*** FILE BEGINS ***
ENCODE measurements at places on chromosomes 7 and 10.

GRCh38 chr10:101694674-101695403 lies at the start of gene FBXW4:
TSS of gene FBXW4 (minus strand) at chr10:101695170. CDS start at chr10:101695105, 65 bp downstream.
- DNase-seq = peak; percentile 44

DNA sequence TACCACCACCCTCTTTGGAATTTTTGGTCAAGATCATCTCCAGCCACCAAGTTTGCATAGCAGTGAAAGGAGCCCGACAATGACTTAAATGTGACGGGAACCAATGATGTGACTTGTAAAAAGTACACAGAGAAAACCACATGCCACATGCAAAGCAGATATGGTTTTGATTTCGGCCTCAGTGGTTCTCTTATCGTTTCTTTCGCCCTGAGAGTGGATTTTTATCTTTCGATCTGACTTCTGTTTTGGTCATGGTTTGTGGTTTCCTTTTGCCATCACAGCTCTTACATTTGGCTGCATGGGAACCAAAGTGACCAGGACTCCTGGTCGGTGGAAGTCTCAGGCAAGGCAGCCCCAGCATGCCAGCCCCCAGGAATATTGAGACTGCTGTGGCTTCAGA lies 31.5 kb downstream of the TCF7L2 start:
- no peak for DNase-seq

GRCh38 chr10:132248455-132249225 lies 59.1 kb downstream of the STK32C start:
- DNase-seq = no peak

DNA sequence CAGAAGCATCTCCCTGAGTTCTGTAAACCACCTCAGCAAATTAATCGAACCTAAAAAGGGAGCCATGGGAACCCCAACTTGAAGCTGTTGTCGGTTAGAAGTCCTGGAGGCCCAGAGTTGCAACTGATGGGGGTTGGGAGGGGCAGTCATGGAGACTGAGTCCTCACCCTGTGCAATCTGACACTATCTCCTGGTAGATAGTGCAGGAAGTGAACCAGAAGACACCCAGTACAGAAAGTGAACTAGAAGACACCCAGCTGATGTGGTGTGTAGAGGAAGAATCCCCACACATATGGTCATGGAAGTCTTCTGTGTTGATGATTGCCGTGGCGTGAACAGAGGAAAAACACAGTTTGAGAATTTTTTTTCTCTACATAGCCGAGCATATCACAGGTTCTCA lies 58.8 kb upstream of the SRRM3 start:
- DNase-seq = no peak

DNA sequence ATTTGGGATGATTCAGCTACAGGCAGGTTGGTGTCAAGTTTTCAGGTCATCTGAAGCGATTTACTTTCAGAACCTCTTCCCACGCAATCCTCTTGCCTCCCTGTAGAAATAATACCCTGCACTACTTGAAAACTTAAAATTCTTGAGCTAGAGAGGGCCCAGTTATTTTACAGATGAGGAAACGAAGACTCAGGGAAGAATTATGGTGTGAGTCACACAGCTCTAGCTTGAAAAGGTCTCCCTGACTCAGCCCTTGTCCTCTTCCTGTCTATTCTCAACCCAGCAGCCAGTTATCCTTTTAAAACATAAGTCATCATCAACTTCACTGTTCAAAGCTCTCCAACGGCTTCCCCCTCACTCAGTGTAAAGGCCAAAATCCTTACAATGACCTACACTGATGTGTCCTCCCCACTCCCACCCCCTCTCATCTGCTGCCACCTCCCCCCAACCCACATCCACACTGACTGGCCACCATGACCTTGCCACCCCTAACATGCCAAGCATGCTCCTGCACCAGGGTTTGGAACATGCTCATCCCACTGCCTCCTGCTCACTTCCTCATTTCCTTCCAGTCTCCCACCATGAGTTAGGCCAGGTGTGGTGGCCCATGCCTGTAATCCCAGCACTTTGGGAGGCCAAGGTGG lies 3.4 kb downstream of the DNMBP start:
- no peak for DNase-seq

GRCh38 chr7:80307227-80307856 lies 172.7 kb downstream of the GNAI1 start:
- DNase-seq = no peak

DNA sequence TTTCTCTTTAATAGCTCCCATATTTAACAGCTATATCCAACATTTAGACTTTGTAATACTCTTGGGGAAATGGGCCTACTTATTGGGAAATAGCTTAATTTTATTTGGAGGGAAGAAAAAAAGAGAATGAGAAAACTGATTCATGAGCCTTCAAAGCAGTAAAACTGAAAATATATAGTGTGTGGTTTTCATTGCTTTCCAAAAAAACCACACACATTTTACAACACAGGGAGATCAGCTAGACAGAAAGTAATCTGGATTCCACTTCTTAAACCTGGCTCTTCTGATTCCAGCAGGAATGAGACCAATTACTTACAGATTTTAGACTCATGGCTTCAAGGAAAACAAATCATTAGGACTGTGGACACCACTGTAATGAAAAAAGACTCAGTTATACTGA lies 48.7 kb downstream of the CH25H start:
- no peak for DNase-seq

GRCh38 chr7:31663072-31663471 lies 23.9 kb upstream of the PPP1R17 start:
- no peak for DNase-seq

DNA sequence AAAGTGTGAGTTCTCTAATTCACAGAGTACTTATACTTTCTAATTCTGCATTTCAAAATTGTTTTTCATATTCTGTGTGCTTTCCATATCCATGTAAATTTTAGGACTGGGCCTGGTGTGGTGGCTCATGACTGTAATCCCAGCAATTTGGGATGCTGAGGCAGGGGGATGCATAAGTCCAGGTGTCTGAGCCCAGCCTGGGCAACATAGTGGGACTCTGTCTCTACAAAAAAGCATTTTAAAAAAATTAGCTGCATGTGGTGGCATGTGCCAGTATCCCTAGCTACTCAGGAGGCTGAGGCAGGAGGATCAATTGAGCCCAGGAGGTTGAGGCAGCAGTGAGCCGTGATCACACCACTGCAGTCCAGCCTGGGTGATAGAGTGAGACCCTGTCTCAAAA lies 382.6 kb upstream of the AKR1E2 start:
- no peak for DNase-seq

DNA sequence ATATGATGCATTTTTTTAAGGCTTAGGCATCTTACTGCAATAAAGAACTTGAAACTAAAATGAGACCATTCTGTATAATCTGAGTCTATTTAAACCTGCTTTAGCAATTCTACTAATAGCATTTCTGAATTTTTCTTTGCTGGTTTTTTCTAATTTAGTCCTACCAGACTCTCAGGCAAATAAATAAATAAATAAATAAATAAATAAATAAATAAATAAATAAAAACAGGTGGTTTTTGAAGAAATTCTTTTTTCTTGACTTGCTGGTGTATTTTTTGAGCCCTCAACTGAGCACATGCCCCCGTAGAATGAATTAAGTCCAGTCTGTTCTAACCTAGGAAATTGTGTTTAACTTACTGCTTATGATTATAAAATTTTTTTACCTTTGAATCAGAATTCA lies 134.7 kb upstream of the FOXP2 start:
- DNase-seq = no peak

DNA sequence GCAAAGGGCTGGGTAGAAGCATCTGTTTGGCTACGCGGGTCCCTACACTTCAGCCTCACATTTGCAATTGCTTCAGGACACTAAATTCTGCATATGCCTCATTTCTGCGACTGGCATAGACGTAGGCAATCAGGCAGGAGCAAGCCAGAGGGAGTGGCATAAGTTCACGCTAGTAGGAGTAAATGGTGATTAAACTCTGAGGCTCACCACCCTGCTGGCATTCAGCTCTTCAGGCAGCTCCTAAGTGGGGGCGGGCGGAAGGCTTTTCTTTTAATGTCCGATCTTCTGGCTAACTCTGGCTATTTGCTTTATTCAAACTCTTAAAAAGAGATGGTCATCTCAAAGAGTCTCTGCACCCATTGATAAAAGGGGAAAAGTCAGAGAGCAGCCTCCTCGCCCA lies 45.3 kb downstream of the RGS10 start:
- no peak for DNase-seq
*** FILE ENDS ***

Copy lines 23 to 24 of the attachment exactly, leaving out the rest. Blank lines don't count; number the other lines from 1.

DNA sequence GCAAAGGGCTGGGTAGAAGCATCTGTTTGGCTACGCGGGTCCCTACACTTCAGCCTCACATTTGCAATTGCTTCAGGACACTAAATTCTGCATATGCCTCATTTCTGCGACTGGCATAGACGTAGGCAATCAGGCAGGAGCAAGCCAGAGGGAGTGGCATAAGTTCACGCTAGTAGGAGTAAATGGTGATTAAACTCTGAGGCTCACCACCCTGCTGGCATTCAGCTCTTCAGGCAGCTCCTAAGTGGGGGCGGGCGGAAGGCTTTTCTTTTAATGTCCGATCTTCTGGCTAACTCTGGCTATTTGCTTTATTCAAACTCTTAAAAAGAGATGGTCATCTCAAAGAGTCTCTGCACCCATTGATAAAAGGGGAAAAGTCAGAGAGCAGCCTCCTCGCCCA lies 45.3 kb downstream of the RGS10 start:
- no peak for DNase-seq